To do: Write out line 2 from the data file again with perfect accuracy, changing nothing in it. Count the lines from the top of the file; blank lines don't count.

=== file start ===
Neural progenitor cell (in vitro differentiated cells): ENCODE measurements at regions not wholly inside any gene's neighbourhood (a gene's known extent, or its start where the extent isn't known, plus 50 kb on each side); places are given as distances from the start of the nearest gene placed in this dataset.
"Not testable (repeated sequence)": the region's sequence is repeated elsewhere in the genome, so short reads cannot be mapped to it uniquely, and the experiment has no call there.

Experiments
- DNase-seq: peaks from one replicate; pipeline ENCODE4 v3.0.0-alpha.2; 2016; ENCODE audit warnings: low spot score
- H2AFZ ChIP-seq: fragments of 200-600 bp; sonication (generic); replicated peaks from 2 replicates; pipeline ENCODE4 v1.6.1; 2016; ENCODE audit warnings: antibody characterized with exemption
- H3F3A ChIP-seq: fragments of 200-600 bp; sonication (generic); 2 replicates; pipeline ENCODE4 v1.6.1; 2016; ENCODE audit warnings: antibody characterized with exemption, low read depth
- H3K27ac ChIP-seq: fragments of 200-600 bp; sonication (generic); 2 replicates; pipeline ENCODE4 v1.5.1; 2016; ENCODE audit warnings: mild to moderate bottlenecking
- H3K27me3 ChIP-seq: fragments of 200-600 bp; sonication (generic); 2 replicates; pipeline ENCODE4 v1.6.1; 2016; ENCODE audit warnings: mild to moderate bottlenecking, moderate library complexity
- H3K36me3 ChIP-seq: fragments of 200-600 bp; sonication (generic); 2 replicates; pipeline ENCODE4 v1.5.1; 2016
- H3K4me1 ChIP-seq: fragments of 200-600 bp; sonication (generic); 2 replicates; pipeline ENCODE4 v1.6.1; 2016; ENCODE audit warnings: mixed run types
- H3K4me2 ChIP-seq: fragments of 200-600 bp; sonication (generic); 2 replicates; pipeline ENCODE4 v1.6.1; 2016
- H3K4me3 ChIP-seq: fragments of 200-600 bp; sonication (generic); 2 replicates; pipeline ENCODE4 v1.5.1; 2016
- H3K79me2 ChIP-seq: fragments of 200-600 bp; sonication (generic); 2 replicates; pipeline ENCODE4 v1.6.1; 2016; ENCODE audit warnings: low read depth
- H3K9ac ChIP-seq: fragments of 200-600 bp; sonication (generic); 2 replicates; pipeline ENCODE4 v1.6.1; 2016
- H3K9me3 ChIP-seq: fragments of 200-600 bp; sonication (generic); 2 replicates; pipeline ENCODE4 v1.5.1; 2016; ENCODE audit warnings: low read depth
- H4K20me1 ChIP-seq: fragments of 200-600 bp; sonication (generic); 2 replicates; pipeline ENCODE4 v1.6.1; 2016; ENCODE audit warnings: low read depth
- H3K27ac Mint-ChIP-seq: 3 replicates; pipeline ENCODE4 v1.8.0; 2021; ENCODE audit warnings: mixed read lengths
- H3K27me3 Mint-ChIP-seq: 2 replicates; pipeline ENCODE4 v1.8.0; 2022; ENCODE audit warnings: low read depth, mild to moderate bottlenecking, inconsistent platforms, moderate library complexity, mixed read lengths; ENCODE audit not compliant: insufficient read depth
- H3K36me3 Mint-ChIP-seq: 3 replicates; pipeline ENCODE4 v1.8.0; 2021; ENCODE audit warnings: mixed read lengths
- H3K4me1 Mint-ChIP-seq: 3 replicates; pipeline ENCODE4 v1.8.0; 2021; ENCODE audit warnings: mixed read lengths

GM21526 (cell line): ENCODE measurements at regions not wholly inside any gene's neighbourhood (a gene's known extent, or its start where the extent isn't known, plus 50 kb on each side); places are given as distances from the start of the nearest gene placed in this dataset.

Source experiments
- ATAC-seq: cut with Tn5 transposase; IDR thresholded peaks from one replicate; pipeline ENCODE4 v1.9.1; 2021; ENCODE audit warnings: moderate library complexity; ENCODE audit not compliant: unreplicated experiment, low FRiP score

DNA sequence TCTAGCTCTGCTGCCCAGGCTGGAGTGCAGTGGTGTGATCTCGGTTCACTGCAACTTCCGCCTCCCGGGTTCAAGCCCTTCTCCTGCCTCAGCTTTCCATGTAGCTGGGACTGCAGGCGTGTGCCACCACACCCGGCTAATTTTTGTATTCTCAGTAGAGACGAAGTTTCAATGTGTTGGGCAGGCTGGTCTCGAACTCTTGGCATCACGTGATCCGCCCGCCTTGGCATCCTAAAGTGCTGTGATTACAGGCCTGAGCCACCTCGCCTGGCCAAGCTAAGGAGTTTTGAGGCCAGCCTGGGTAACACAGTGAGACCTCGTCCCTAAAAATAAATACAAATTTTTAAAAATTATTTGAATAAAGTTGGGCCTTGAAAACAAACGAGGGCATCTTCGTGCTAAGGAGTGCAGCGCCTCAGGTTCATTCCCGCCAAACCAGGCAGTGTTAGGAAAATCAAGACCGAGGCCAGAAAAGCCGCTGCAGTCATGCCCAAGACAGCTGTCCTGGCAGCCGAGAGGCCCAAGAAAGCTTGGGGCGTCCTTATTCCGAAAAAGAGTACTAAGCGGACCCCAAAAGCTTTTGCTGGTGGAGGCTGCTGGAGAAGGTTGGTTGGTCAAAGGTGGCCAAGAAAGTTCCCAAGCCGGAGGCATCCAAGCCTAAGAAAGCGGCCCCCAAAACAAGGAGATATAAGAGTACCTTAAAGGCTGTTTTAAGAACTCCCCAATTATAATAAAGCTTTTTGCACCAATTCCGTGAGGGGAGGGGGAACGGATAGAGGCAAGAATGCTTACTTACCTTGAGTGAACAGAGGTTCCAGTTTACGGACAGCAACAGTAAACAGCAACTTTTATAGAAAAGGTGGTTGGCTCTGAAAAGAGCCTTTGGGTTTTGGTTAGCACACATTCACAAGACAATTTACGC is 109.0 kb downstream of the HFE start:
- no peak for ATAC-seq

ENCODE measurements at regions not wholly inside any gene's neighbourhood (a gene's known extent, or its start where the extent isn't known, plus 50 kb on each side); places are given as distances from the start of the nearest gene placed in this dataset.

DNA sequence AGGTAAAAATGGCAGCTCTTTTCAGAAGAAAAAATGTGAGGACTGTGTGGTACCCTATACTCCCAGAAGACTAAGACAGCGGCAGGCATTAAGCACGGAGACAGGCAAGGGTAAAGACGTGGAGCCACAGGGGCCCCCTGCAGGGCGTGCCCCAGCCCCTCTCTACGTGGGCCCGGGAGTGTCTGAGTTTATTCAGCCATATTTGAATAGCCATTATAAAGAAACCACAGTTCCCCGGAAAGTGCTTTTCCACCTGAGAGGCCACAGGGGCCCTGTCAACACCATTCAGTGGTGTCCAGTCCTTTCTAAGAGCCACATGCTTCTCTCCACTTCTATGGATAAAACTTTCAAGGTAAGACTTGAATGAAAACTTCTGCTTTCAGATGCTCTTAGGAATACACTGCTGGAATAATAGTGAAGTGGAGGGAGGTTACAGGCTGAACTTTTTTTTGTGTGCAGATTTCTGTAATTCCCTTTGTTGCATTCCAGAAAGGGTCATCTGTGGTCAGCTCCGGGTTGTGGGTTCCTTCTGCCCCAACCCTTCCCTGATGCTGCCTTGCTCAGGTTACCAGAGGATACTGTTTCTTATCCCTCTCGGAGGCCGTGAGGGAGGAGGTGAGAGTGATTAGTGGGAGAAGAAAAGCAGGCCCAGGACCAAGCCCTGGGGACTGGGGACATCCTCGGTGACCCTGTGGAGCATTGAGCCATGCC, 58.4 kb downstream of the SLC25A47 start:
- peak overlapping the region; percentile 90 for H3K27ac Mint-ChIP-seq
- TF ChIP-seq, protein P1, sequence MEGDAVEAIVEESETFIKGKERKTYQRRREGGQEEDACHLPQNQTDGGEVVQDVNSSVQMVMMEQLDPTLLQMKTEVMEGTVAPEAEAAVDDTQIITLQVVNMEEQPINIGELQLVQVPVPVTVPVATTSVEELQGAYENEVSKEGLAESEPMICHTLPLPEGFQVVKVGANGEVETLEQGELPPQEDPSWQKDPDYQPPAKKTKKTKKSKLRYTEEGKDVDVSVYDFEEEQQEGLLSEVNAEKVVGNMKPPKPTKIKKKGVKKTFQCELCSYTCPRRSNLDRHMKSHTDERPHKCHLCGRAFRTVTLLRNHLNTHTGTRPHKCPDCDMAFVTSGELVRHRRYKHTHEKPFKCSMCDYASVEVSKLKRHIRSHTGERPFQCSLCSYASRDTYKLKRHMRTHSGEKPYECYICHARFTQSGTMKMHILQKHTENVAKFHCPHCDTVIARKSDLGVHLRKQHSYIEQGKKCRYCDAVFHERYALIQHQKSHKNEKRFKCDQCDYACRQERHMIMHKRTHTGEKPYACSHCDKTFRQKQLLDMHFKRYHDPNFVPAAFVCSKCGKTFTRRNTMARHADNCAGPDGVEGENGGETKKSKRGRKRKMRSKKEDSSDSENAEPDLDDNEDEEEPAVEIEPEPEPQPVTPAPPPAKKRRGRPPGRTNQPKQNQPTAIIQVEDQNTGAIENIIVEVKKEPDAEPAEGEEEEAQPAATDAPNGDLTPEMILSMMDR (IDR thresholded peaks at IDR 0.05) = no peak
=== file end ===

"Not testable (repeated sequence)": the region's sequence is repeated elsewhere in the genome, so short reads cannot be mapped to it uniquely, and the experiment has no call there.